Learning to identify macrofungi (mushrooms) can be tricky business so we would like to provide a "quick and dirty" guide to highlight some of the more prominent features used for identification purposes. Once you know what to focus on, you can cut your ID time down significantly.
I would like to point you in the direction of many strong resources, chief among those is a good field guide. Let’s start with the absolute basics though! *Note, there are many links here for detailed images or purchase options for specific field guides.
Click on the above image and download a copy, its a great go-to for various fungal fruiting body formations including appropriate jargon.
When you find a mushroom, take note of the substrate is it growing on, specifically if it is growing on decaying wood (possibly buried) or soil. Don’t pluck or cut just yet! Your next job is to carefully move the substrate from around the base of the stipe (the stem) and look for a volva/cup/universal veil, and if there is a bed of mycelium (the [usually] white fuzz that is the actual body of the fungus). Take pictures for your records and to help you get an ID. Now pull OR cut the mushroom (unless you’re dealing with something like Sparassis with a ‘root’ you won’t hurt the fungus by pulling it, but you are more likely to get dirt in your basket...Think of pulling a fruit from a tree). Does your mushroom have gills, pores, teeth, gaping holes, or a smooth underside? IS there even an “underside”? Smell the mushroom, take note of “almondy”, “sweet-spicy”, “Maple-fenugreek”, or “phenolic”. Now look for bruising, these reactions can be lightning fast, or quite slow. You should run a blunt object over the gills/tubes, the top of the cap, and the stipe. After this, repeat the procedure (in a slightly different area) with a blade giving those same regions a cut, do you see any latex/milk oozing out, what about additional bruising? Is there an annulus/ring, what about a cobweb-like formation (called a cortina)? Warts/scales, striations, or a layer of sticky (viscid) slime on the cap? Are there concentric rings on the cap? Last but not least in this abridged feature identification is the spore-print. Cut the cap off and place it on a piece of white paper (aluminum foil is actually best) and cover it with a cup or tupperware. The humidity build-up will stimulate the release of the spores. The color of these spores is often critical for positive species identification.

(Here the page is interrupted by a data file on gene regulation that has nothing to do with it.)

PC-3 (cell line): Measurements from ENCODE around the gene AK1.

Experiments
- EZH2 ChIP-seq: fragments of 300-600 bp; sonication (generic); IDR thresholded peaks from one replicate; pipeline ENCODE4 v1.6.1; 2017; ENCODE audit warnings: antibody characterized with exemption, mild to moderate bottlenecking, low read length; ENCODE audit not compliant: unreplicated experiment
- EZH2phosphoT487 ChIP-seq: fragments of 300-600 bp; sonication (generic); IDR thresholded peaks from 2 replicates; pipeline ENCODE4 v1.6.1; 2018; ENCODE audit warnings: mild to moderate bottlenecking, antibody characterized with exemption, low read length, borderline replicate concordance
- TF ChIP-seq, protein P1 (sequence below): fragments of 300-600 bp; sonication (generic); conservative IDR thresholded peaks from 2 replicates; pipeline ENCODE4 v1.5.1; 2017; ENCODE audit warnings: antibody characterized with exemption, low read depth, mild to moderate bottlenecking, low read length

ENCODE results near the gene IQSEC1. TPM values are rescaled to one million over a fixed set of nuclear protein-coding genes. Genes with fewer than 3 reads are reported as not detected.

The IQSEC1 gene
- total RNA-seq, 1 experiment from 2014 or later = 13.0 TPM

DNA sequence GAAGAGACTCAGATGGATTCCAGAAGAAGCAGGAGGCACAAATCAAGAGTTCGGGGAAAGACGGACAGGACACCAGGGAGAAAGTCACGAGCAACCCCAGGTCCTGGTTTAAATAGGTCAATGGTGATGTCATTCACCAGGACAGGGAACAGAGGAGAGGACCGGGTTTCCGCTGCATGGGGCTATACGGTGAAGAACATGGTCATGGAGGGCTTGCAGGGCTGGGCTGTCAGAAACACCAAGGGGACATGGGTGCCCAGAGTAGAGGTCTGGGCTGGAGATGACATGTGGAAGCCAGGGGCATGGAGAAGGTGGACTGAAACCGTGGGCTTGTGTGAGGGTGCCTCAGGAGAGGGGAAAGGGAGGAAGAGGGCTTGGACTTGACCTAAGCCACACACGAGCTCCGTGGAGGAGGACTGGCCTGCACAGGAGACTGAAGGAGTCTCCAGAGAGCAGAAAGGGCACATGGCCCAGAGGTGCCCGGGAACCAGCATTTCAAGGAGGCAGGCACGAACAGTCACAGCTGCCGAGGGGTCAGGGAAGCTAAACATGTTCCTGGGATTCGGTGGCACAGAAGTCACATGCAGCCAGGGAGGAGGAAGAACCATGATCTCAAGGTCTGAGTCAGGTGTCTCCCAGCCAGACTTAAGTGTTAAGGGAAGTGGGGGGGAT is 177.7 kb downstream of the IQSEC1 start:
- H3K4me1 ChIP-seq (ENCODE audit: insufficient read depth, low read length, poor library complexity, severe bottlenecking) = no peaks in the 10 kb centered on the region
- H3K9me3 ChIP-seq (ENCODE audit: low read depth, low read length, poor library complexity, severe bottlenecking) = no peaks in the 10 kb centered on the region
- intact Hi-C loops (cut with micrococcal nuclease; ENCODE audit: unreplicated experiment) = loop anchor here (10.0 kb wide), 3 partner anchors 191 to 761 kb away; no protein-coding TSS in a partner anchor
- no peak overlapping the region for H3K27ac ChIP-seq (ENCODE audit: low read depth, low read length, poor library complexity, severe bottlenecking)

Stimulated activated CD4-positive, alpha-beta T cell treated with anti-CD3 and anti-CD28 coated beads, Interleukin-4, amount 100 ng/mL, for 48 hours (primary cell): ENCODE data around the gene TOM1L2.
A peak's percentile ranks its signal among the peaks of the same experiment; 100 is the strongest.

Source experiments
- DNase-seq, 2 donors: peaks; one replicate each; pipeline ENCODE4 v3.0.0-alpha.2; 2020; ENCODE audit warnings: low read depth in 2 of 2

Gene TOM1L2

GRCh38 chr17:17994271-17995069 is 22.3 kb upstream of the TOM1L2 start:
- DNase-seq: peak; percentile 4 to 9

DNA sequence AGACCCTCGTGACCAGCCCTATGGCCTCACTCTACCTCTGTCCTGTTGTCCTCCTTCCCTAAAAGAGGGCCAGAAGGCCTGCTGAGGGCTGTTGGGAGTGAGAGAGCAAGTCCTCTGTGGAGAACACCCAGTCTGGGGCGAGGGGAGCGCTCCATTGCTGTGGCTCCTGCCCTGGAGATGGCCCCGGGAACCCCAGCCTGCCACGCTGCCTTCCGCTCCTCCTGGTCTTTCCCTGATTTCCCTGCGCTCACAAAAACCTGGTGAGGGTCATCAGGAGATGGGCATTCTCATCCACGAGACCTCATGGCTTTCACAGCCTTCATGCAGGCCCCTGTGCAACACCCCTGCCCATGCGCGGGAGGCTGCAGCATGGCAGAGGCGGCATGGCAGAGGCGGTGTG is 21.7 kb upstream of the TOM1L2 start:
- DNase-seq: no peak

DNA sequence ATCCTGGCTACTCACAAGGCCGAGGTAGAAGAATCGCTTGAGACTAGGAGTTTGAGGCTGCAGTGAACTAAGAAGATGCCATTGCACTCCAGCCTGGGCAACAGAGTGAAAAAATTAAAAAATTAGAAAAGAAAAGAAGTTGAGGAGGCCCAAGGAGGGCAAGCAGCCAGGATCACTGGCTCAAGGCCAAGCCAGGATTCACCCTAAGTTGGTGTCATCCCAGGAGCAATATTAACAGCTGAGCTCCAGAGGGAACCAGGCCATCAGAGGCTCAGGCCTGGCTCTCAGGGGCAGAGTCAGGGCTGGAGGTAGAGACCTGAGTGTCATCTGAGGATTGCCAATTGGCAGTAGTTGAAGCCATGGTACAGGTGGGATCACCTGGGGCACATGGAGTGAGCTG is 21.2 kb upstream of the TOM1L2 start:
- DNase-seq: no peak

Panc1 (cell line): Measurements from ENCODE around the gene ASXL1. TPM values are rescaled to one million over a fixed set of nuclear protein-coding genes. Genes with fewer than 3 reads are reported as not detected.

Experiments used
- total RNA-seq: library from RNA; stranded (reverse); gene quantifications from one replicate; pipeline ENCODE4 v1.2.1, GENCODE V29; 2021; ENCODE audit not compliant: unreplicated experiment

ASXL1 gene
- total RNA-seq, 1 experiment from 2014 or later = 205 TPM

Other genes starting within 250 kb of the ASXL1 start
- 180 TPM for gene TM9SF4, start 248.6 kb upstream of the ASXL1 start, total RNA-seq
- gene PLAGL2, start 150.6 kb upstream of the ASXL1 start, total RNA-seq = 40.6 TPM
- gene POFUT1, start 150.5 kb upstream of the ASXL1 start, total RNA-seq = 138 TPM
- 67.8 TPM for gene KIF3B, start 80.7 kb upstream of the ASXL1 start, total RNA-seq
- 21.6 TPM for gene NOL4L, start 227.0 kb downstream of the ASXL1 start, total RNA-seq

We’ve only covered SOME of the important identifying features! So what do you do with all of this information?! Consult a good key. Keys are easy to go through and will ask questions with a yes/no answer and follow until you reach a genus or even species. I would suggest consulting several keys to make sure you can find a consensus. Field guides almost always have a key and for North America I always suggest David Arora’s “Mushrooms Demystified” that can be purchased here. The National Audubon Society also has a good field guide. Also consider a regional guide such as the Mushrooms of the Southeastern United States ($$$), Mushrooms of the Southeast, or the newest additions Mushrooms of the Georgia Piedmont and Mushrooms of the Gulf States (anything by the Bessette's is worth its weight in morels [haha!]). There are also online resources that may take some practice but are a huge help. Last, but not least, share your images and potential identifications here and on Mushroom ID-specific pages for even more help, and of course to brag!
Now that you have a decent record of the charcteristics of the particular mushroom, use those keys to track down an ID!
Try using Michael Kuo's Mushroom Expert.
Image by Rob Hallock
Used in many mushroom names.
There are three chemicals commonly used to aid in the identification of mushrooms. Potassium hydroxide (KOH), Ferrous sulfate (FeSO4), and ammonia. You can buy the salts online or we sell field-kits which include a 5mL dropper of each. Kits will be available at most events.